Google’s strongest argument — also the least known — is the transfer of value to the publishers, i.e.: when someone clicks on a “blue link” of the search result page, they are sent to the publisher who will (hopefully) monetize the page with ads or various tools to convert the fly-by reader into a subscriber. Google reluctantly agreed to a vague approximation on this in the new deal, saying that it was globally sending 24 billion visits to the press each year. But without any point of reference or any idea of what it encompasses, this figure is completely pointless. This imprecision is a terrible and recurring mistake attributable to an ingrained disregard for strategic communication (I bet Google’s blunders in the matter will be taught someday in B-schools). Too bad because the actual transfer of value would have constituted the best argument ever to not pay a dime to the publishers.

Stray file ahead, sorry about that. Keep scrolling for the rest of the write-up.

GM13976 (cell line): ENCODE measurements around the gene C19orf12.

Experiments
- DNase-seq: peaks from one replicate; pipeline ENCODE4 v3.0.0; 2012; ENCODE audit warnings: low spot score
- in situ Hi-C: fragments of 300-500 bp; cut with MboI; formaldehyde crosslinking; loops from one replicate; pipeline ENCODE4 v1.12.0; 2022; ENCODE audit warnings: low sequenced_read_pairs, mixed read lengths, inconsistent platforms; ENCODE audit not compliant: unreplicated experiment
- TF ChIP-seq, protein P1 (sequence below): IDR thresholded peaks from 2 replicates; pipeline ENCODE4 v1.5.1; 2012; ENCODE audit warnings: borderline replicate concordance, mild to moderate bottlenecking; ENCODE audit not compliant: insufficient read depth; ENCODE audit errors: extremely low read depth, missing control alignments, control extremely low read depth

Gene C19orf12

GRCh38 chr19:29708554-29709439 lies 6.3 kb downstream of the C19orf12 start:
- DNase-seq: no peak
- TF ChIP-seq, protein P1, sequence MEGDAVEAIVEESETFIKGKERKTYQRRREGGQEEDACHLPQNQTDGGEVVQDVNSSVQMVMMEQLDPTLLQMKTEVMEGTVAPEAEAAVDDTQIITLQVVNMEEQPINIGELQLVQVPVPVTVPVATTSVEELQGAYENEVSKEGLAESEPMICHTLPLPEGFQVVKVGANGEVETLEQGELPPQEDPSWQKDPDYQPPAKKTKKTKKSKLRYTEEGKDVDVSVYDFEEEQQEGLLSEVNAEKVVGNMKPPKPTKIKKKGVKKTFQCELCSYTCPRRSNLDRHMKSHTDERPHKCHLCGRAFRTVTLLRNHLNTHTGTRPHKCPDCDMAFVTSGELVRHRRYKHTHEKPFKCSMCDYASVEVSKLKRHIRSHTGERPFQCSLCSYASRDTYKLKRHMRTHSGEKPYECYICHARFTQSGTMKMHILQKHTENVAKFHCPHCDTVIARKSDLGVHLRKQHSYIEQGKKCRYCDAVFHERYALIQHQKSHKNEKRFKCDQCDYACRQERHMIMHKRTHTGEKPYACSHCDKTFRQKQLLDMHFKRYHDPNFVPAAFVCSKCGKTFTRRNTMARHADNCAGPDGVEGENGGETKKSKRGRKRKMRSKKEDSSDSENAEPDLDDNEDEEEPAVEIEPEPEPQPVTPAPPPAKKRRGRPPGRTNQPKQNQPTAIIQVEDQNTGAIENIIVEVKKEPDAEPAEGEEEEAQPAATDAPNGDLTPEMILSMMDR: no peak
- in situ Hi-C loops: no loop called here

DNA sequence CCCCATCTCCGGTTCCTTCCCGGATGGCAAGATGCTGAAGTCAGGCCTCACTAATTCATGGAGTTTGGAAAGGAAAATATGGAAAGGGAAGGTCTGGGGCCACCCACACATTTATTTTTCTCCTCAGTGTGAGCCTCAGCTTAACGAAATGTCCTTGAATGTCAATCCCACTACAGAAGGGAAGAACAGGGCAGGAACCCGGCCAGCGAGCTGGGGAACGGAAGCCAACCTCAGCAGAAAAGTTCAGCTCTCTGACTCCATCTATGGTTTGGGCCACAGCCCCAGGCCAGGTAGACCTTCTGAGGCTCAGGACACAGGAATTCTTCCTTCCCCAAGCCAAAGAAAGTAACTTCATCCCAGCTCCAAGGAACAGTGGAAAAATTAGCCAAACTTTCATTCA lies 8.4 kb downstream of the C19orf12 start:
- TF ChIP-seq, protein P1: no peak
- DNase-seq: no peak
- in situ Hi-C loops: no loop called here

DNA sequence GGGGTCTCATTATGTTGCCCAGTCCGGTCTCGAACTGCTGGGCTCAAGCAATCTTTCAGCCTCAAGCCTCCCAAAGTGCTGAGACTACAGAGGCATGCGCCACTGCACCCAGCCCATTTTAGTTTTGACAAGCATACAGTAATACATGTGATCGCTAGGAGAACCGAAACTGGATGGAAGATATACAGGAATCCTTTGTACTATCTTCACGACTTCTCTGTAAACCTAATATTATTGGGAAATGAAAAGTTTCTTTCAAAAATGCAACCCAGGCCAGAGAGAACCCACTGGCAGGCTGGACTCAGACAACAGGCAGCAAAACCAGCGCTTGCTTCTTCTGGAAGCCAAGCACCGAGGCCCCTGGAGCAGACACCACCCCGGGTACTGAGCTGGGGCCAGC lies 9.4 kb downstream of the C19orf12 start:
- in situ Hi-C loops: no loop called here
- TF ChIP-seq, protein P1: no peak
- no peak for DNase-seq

2. The Amount
The most discussed aspect of the new deal was the global amount of money Google was willing to give and for how long. At the opening of the negotiation, the publishers came with a demand of €150m per year. The figure was based on an Ernst & Young research paper, which is unlikely to remain in the audit firm’s best-of portfolio.
Google said no. After a month, publishers came with a sweetened offer: €149m/year. “We knew that we could be there for a long time”, recalls a participant. To put things into perspective, €150m/year is about 12% of the revenue of the entire legacy French press.
The most reasonable negotiators had in mind the 2013 deal signed in person by Eric Schmidt (at the time executive chairman of Google) and then president François Hollande. At the time, the French media obtained a commitment of €60m over three years for its transition to digital. While the effort led to genuine innovations by small companies, for the legacy media it was essentially a brand new subsidy channel. Most of the publishers promptly used the proceeds for current business expenditures such as a top-class TV studio or apps that were already in the pipeline (one publisher even asked for money to offer tablets to its new subscribers). The move also led to the more ambitious and impactful Global News Initiative.